DEC fisheries explained that it is not unusual for fish to have such markings, especially as juveniles.
Photo by Joe Hackett.
As I sat shivering in the stand, I heard a lone bark. It came from a short distance down the ridge. I heard it again, and after a prolonged rustling of leaves, it appeared to be getting closer.
The noise continued, and off to my right, I could barely make out the outline of something running along the forest floor. It was coming my way, and it was traveling fast.
Finally, I could see what appeared to be a large Canada goose. It was running and as just as it appeared to get airborne; a large turkey flew out of a nearby pine.
The turkey hit the goose from behind, square in the shoulders and knocked it to the ground. There were feathers everywhere, as the birds got back on their feet.
Before my eyes, the two birds faced off and a heavy weight fight broke out. While the turkey puffed its chest, gobbled and displayed its impressive fan.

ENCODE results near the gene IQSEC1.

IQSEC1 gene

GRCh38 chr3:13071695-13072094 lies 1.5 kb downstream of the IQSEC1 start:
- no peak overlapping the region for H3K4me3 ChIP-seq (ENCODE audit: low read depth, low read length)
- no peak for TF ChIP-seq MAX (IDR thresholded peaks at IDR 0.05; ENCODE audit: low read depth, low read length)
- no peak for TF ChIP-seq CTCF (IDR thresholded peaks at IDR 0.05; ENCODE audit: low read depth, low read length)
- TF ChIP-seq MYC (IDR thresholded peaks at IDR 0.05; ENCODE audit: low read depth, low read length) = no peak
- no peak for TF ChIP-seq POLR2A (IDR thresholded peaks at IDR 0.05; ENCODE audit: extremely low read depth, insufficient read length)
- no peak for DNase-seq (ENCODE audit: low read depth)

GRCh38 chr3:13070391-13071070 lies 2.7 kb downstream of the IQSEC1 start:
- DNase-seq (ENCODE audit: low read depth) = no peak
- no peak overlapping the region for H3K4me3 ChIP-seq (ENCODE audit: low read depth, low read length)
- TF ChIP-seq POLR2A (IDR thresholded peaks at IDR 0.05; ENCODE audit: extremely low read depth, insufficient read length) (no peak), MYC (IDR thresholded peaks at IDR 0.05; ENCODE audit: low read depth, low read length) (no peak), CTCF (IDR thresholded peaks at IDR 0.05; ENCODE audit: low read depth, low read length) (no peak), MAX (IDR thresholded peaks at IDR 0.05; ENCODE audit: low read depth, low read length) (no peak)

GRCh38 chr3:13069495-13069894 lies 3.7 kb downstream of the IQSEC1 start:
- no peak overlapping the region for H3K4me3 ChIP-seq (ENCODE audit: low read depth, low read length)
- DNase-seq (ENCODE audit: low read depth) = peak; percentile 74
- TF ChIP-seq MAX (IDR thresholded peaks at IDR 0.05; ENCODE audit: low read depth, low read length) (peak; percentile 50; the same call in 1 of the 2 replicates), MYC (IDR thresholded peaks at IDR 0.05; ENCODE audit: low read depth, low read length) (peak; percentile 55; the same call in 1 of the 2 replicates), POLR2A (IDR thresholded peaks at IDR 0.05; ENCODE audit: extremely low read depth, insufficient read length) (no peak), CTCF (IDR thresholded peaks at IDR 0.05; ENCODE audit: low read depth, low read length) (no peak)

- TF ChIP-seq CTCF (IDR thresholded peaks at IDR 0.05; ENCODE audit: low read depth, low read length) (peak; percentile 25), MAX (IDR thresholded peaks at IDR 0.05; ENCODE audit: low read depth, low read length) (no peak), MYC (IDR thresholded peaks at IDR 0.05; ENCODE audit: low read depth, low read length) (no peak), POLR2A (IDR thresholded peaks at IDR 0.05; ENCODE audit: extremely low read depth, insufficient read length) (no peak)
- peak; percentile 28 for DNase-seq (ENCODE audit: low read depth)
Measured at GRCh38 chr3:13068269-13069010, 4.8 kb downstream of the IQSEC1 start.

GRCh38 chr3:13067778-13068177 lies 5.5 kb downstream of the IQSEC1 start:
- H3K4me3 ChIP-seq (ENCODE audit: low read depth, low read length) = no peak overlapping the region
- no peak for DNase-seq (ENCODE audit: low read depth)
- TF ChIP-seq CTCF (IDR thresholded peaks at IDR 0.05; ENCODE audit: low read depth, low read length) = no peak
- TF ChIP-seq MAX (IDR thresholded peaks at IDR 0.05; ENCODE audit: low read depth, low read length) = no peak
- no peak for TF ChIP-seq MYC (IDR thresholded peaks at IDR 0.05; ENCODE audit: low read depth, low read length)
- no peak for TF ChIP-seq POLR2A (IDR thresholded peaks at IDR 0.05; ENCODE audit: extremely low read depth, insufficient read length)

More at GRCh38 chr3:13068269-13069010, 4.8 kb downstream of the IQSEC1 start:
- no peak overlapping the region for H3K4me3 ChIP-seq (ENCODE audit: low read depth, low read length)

Across the leave littered ring, the goose stretched out its neck, lowered its head, and hissed like a mad cobra.
The turkey continued the attack, and soon it chased the goose over the ridge and out of sight. However, I heard the battle continue for quite some time.
After waiting for the whitetails that never showed up, I got out of my stand and followed a trail of feathers down the ridge. However, there was no sign of either the victor or the vanquished.
Later, after relating the battle to an old birding friend, he surmised the goose likely clipped a wing on a treetop and fell to the ground.
“Geese,” he explained, “need a lot of room to get airborne.” And without a clear runway in the thick woods, it would be difficult to take off.
Compounding the matter, turkeys are notoriously territorial. He surmised that the big tom likely saw the comparably sized goose as a threat, and attacked it.
Although I’ve seen many unusual sights in the woods, the combination of two heavyweights going at it in a natural ring, in the early morning light, has always struck me as the most exciting and unusual of all.
However, I am always interested in learning of other such incidents, and if you’ve got a story; I’d be happy to hear it.
Joe Hackett is a guide and sportsman residing in Ray Brook. Contact him at firstname.lastname@example.org.